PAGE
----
Several of the artists chose to bring humor to the table with creations that reached beyond the functional to the narrative. Both entries from Melinda Hodge were worthy of applause and appreciative smiles. Her pewter, red brass, and steel Chinese Carryout is a lifesize carton of fortune cookies; in the cynical Product of USA, she fabricated a half-opened sardine can filled with cast toy soldiers. The rolled married metals lid depicts the American flag with crosses in place of the stars and makes a strong antiwar statement.
Handsomely designed and beautifully executed for functional use was the Pivotal Salad Serving Set by Gina Westergard. Each serving utensil contains a curved hinged flap cleverly placed to enhance the size of the scoops and to prevent small ingredients from falling out the sides. Sleek and elegant, the design could hold its own with contemporary flatware displayed in galleries or design boutiques on New York City’s Madison Avenue.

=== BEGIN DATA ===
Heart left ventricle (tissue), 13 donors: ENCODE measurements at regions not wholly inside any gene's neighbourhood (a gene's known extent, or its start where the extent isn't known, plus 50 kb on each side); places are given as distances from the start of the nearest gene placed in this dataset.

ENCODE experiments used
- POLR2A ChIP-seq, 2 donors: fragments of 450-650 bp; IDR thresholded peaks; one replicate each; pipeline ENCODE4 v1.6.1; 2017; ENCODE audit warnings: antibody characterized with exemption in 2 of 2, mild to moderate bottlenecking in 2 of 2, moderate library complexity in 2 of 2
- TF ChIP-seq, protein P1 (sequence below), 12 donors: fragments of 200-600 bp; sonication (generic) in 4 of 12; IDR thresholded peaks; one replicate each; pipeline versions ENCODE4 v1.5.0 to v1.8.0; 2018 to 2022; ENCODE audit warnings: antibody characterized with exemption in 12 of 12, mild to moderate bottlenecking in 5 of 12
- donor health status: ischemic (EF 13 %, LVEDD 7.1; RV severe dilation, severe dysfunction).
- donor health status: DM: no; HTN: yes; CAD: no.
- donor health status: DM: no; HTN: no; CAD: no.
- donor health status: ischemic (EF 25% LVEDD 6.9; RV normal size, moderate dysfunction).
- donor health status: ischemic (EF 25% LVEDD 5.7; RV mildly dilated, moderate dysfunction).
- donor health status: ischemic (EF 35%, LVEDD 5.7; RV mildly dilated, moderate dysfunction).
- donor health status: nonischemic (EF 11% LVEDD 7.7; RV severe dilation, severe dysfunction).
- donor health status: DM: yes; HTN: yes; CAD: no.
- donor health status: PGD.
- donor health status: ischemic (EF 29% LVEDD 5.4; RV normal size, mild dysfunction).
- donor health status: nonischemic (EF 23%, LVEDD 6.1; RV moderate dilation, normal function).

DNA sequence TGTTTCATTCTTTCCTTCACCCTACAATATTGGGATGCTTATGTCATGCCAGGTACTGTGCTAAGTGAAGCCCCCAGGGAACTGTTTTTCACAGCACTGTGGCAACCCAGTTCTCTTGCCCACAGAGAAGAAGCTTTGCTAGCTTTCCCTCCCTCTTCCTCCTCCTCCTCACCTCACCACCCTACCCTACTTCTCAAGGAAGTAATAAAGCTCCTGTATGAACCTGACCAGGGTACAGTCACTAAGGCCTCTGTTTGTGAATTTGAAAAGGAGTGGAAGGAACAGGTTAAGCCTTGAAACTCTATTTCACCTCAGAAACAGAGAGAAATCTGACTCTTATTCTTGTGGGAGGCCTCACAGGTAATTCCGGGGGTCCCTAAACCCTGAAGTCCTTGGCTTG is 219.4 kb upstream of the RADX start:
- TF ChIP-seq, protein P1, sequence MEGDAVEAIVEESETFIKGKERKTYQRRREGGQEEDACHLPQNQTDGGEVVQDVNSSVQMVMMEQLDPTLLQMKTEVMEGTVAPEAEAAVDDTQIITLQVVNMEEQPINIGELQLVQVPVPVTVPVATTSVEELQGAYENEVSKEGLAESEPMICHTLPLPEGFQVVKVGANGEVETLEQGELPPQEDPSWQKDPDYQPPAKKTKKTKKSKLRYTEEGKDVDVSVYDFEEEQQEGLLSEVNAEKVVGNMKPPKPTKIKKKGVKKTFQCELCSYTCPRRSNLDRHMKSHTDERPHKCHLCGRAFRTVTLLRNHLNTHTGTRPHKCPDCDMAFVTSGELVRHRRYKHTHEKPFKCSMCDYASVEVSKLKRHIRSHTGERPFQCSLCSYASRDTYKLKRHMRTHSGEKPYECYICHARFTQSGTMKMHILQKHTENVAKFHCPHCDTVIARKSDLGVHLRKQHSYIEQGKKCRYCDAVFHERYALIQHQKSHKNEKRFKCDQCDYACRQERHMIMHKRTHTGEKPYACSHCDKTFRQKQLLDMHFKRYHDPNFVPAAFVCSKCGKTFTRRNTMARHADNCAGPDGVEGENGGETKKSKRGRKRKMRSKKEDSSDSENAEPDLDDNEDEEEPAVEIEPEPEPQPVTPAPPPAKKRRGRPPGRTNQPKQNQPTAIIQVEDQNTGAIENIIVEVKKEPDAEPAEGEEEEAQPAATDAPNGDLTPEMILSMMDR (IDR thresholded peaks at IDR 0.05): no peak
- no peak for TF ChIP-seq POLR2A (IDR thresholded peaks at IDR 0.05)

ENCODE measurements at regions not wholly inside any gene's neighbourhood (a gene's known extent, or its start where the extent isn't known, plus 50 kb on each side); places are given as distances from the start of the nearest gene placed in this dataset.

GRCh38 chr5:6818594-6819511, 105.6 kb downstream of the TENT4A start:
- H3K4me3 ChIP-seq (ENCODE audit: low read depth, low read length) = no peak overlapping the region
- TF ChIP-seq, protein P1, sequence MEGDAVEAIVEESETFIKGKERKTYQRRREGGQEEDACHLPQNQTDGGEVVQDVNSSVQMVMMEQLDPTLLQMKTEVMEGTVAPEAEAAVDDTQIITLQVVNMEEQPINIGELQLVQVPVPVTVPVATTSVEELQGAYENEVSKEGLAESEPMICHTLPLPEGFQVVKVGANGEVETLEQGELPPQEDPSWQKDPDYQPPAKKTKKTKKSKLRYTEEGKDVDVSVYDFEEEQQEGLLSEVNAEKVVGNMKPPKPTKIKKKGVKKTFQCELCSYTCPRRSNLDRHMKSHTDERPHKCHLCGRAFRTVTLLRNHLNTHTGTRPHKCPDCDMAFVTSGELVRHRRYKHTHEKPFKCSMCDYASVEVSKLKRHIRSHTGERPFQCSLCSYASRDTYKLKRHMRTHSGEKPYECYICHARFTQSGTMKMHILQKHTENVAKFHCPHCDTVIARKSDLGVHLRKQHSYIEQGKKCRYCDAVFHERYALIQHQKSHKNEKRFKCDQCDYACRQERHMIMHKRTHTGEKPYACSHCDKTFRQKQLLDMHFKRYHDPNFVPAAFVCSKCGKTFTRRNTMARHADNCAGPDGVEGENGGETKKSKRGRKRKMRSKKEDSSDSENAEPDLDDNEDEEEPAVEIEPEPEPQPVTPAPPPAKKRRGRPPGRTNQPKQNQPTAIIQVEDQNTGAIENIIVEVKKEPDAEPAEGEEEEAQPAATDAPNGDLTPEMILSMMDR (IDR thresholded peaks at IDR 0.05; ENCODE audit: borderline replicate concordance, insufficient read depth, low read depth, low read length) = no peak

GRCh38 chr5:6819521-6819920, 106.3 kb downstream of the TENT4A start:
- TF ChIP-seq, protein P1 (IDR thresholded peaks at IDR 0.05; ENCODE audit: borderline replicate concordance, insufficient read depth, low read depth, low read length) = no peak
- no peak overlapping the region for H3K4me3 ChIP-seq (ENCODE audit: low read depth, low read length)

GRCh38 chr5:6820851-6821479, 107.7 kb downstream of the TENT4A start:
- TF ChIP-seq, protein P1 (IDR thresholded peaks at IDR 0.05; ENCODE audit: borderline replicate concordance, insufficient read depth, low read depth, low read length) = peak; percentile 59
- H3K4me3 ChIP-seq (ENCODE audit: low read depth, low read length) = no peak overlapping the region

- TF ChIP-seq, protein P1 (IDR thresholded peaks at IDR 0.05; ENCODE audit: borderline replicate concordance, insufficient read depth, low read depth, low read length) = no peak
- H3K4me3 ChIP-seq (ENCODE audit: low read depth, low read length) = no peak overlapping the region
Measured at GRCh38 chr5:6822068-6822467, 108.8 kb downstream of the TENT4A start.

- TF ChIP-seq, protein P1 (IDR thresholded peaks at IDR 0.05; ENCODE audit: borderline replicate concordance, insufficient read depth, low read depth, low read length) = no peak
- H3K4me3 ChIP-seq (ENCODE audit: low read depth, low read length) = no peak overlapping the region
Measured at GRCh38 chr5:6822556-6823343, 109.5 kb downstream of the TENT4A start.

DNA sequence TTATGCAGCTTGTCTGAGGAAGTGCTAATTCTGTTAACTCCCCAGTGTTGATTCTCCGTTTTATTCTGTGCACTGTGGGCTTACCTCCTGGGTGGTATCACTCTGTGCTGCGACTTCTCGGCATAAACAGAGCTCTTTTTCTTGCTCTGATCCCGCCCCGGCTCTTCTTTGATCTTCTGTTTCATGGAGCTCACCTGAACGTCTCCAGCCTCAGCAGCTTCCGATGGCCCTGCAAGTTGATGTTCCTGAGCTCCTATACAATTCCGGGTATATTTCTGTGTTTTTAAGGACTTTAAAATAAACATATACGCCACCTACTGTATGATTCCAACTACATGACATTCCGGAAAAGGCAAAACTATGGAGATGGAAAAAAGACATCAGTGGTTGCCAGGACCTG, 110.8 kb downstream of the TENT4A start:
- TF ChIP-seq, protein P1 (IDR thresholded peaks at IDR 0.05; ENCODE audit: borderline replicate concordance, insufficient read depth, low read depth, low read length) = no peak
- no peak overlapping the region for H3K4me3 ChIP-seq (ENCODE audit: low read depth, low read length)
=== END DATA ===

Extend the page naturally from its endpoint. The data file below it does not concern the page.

Notable among the functional pieces was Dayne Sislen’s Mind Your Manners meat fork, reminiscent of a Victorian gadget used to push meat off the tines of a fork. The complicated apparatus connected a riveted spring device to a bean-shaped trigger integrated into a married metal pistol grip handle. This utensil needed to be manipulated in order for one to fully appreciate its playfulness and its craftspersonship.
Sculptural spoons were represented by Susan Bostwich’s bean handled Relics of a Summer Garden which incorporated tiny sweet-pea-shaped scoops. Lin Stanionis’s sensuous clitoral-like teaspoons were subtly highlighted by micarta and lacquered handles. Ellie Kaufman brought whimsy to the table with her stork-in-a-birdhouse handled sugar spoon with a hinged door. Sarah Perkins showed off her zdeptness in enameling with three entries that featured flowing cobalt blue and white patterns on elegantly simple shaped spoons and vessels. Overall, the spoon entries exhibited the greatest diversity in materials and theme interpretation.